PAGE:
Image above:  Mapping installation (including Mapping of Piel Island and Mapping of Studio Journey)
by Di McGhee, Art Gene 2017

About the Gene Pool Residency

Di McGhee (with Sophie Lindsey) was selected as one of two Gene Pool residency artists (2017).
Di and Sophie arrived in Barrow-in-Furness at the beginning of August for a 10 day residency, and used the Art Gene’s Main Gallery as a base to work from. The idea behind the residency was for the artists to make work about the locality  – producing for the gallery works which, over subsequent months, would become part of an exhibition: a tall order for just 10 days – but we had selected Di and Sophie in part because of their intuition and responsive and reactive way of working.

We began with a few introductory trips and walks around the town and area – highlighting a few of the many special features of Barrow and it’s incredible coast – and introduced them to current Art Gene projects, such as Allotment Soup (our community growing space on Walney Island) and the brand-new wildlife observation Razzle Dazzle Hides on South Walney; and then let them find their own way through the (perhaps overwhelming) information.

Di McGhee

“I came to Barrow with the idea that I could map the research process in some way. Using a simple mapping app I began by mapping those planned journeys for research purposes. In tandem I also began to record, with drawing, any specific sites of interest that may become sites for making. These sites relate to my interest in the relationship between people and place and how this sits or conflicts with views of industry and with social situations and issues. I have found Barrow to be particularly diverse in both these areas. As my collection of mapped journeys  grew I  began to focus on smaller journeys associated with the making process, linked to gathering materials and to moving around the studio when making. The highlight for me was an exploratory trip to Piel Island, that was in fact an island to island trip. I immediately planned a further trip, weather permitting, with an aim of  bringing together, journey mapping and making mapping”.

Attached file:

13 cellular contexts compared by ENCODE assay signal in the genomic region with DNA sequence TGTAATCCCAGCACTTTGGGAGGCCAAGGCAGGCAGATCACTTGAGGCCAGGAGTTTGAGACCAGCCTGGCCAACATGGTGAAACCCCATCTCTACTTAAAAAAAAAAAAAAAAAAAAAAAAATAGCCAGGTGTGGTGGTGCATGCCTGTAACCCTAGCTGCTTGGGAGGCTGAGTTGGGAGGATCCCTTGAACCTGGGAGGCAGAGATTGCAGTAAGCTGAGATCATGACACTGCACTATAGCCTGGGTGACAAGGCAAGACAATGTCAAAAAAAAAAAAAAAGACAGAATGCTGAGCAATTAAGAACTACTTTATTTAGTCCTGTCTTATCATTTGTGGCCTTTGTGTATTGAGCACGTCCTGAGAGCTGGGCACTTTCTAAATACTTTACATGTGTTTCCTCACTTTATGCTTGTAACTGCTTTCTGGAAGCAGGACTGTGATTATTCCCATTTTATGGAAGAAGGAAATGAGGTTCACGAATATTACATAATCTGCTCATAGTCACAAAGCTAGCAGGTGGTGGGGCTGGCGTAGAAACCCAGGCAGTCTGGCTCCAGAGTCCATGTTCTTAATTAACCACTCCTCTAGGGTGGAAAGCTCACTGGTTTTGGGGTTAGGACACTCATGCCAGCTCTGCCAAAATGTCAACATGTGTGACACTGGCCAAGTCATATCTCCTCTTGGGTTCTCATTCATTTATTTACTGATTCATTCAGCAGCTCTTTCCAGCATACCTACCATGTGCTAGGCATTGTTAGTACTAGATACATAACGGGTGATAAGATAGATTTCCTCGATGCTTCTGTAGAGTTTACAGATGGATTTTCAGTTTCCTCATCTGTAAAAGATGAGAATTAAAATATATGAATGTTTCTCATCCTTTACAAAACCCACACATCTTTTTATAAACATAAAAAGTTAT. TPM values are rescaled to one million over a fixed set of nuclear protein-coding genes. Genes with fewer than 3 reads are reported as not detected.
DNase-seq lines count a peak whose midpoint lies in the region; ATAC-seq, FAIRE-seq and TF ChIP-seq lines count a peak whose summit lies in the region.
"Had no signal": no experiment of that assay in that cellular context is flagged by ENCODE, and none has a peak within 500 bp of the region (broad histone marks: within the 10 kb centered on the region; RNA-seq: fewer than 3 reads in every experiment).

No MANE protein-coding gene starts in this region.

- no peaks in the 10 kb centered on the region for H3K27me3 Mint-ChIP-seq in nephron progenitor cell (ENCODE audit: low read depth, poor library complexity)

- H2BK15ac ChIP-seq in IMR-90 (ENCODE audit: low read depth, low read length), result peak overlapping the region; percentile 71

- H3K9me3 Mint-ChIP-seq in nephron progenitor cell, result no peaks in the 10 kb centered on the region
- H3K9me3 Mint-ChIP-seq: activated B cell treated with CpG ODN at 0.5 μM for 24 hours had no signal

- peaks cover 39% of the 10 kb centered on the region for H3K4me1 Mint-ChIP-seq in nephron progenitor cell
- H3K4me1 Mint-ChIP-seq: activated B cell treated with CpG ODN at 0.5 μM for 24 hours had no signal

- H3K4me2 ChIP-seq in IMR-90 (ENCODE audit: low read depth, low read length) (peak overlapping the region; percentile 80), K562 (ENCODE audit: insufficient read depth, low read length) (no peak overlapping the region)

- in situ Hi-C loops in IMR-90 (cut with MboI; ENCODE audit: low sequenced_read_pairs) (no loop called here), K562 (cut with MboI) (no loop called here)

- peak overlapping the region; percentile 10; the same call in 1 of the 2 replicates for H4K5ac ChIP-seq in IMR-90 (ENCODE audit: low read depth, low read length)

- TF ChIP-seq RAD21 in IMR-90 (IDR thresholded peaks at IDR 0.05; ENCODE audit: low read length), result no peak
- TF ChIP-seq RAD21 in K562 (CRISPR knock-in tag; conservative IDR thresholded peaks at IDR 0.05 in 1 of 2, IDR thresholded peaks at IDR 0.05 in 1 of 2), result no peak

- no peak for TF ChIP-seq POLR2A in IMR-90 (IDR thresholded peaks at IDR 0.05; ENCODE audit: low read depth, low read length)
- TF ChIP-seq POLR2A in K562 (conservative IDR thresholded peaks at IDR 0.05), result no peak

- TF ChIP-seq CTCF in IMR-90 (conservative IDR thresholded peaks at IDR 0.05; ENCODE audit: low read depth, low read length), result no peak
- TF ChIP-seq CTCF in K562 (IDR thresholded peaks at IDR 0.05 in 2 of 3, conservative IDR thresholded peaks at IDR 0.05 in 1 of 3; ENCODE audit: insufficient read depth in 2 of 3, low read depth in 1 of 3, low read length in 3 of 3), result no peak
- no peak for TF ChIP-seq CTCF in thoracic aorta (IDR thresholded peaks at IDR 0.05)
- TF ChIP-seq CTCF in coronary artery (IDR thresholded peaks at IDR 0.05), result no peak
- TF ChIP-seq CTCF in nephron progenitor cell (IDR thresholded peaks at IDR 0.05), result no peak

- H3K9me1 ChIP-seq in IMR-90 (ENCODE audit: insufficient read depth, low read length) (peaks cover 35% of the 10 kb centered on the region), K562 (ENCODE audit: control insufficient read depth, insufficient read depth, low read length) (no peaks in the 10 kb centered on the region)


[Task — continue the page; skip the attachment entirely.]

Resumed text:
Di McGhee, 2017

“I found the BAE Systems Shed both theatrical and secretive and was interesting in its dominant position in the heart of the town. My initial encounter with the shed as a dominant focal point lasted with me throughout the residency and as the residency progressed I began to use the shed as a reference point for navigation around the town. I became increasingly aware that the shed could be seen from vantage points near and far, including the gallery window and from the shore during my initial trip to Piel Island”.

 

Image Below: Mapping of Studio Journey, by Di McGhee, 2017

“My return journey to Piel Island was planned as a making journey with the intention of making an installation on the shore. This fit with the theatrical and performative nature of my work and I wanted to produce a piece that would reflect the relationship I had formed with the BAE Systems Shed as a marker and also say something about the urban and natural environment relationship. I set out to map the journey of the event and also to map the making of the installation on the shore”.

The adventurous nature of  the boat journey to Piel Island also added to a sense of making as an event. As maps, including the ‘Seldom Seen Map’ [by Stuart Bastik, see link below] were a consistent reference point during the residency I presented the text work in this way. Transport and journey became the underpinning for this work, and to make the work transportable the text was folded as a map and packed for the making journey”.

Di McGhee, 2017

Below, find a short video clip of Di talking about making her installation Mapping.

Find out more about Di’s work here.


Image below: Seen, by Di McGhee, 2017